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Letter of the Day | Intensify dialogue on scrapping buggery law

Published:Sunday | October 8, 2017 | 12:00 AM


THE YEAR 2017 marks the 50th anniversary of the Sexual Offences Act 1967 in the United Kingdom. This notable bill partially decriminalised some forms of gay sex in England and Wales, some 10 years after the government-sponsored Wolfenden Committee made a strong case for change and recommended serious reform.

Across the Commonwealth though, including in Jamaica, these laws are still on the books and are often defended with religious passion. This historic anniversary is a good time to review the progress for LGBTQI people in countries that enacted similar laws.

History has shown that churches play a key role in making, retaining and repealing laws that affect LGBTQI people. While the dominant discourse has been the role of the Church in the retention of anti-buggery laws, there is diversity in the Church community and less is known about the role of the Church in the repeal of such laws.

Throughout the1950s and '60s, many leaders of mainstream churches backed the decriminalisation of gay sex, which helped accelerate law reform in some jurisdictions. In the United Kingdom, for example, the Church of England was instrumental in the repeal of the country's anti-sodomy law. A 1955 church committee report that proposed the repeal of criminal sanctions for same-sex conduct led to the Wolfenden Committee recommending decriminalisation in 1959.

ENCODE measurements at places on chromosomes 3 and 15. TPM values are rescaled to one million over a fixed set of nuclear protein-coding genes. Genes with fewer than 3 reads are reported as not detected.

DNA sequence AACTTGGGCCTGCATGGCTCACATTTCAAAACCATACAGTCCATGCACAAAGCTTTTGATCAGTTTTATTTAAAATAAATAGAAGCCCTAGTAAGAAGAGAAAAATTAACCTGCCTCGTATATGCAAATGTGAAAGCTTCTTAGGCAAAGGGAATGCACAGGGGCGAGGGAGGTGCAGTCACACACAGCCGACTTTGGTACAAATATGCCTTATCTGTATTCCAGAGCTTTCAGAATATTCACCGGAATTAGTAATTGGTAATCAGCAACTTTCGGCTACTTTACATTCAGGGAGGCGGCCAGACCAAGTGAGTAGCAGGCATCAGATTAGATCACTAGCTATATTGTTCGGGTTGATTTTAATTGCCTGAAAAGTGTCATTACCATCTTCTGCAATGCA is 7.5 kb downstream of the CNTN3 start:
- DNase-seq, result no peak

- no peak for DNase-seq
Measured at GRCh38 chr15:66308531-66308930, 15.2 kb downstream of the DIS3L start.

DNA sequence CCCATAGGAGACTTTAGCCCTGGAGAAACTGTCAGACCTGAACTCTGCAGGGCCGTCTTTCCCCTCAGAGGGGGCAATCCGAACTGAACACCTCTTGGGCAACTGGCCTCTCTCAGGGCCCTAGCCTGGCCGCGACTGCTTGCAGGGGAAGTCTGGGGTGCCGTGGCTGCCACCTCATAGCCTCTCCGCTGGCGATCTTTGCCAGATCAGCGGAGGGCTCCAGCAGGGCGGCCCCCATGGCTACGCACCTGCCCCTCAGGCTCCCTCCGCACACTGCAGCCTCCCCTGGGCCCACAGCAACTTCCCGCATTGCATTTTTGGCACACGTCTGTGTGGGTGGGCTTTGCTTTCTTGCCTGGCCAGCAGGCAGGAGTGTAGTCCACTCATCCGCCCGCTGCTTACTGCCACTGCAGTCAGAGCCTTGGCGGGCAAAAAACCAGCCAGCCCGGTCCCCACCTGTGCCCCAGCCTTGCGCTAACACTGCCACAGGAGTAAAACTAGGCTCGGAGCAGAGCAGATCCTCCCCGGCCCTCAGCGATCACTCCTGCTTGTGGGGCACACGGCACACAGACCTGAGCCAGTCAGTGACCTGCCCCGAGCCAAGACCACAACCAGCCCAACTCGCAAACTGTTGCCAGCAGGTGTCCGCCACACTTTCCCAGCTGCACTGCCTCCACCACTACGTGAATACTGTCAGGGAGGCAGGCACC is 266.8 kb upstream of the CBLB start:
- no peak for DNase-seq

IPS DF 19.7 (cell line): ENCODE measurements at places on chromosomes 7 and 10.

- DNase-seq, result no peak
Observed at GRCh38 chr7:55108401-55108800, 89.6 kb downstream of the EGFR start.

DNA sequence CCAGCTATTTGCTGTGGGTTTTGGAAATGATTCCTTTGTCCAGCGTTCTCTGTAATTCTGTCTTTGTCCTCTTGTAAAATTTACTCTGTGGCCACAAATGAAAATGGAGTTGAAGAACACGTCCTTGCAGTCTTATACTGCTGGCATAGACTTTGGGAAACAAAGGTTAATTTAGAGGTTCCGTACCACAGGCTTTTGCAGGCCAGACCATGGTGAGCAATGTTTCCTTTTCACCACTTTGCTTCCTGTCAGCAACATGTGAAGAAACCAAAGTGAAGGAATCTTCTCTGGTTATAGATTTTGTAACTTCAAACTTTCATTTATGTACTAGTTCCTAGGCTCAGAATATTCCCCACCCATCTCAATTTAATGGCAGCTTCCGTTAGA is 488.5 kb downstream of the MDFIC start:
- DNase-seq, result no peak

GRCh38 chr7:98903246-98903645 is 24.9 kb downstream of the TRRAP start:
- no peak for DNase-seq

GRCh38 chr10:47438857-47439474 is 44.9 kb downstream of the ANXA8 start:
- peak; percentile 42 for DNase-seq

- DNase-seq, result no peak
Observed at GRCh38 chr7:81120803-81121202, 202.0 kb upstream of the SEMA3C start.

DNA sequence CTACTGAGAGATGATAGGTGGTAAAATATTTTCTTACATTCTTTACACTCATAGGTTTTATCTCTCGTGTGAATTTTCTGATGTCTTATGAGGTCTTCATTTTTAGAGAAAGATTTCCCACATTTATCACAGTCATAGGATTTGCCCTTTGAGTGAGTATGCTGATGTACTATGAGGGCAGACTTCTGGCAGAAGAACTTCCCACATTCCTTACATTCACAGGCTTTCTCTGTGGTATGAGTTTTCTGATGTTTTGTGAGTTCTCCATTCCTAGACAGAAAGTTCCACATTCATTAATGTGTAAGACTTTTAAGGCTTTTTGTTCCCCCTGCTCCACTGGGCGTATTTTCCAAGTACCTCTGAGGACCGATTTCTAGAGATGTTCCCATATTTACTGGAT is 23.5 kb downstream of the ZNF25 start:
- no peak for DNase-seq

Strident, anti-gay sentiment and certain theological interpretations, however, have proven more resistant to change. While Britain has had decades to change hearts and minds and rally behind its own law, exported anti-sodomy laws continue to cause great harm, including suffering and death, in some Commonwealth countries.

Later this week, to mark the 50th anniversary of the first Commonwealth repeal of anti-gay statutes in England and Wales, a conference will be held in Jamaica where the weight of a colonially imposed 1864 law that criminalises same-gender intimacy with up to 10 years' imprisonment is still felt.




Since 2012, those convicted under this archaic law must also register as sex offenders and always carry a pass or face up to 12 months' imprisonment, plus a J$1-million fine for each offence. These laws not only serve as a licence for horrendous human-rights abuses and anti-gay attacks, including murder, but also foster the stigma, discrimination and fear of disclosure that contribute to the Caribbean's staggering HIV rate, second only to sub-Saharan Africa.

This conference, Intimate Conviction, is the first of its kind. It provides an opportunity for a range of church positions to be heard, for global experiences to be shared, and to broaden the religious discourse around the repeal of laws affecting LGBTQI people.While there is much still to be done, the Church of England is committed to its stand to defend the human rights of all.


Bishop of Buckingham


Rector of Christ Church (Anglican)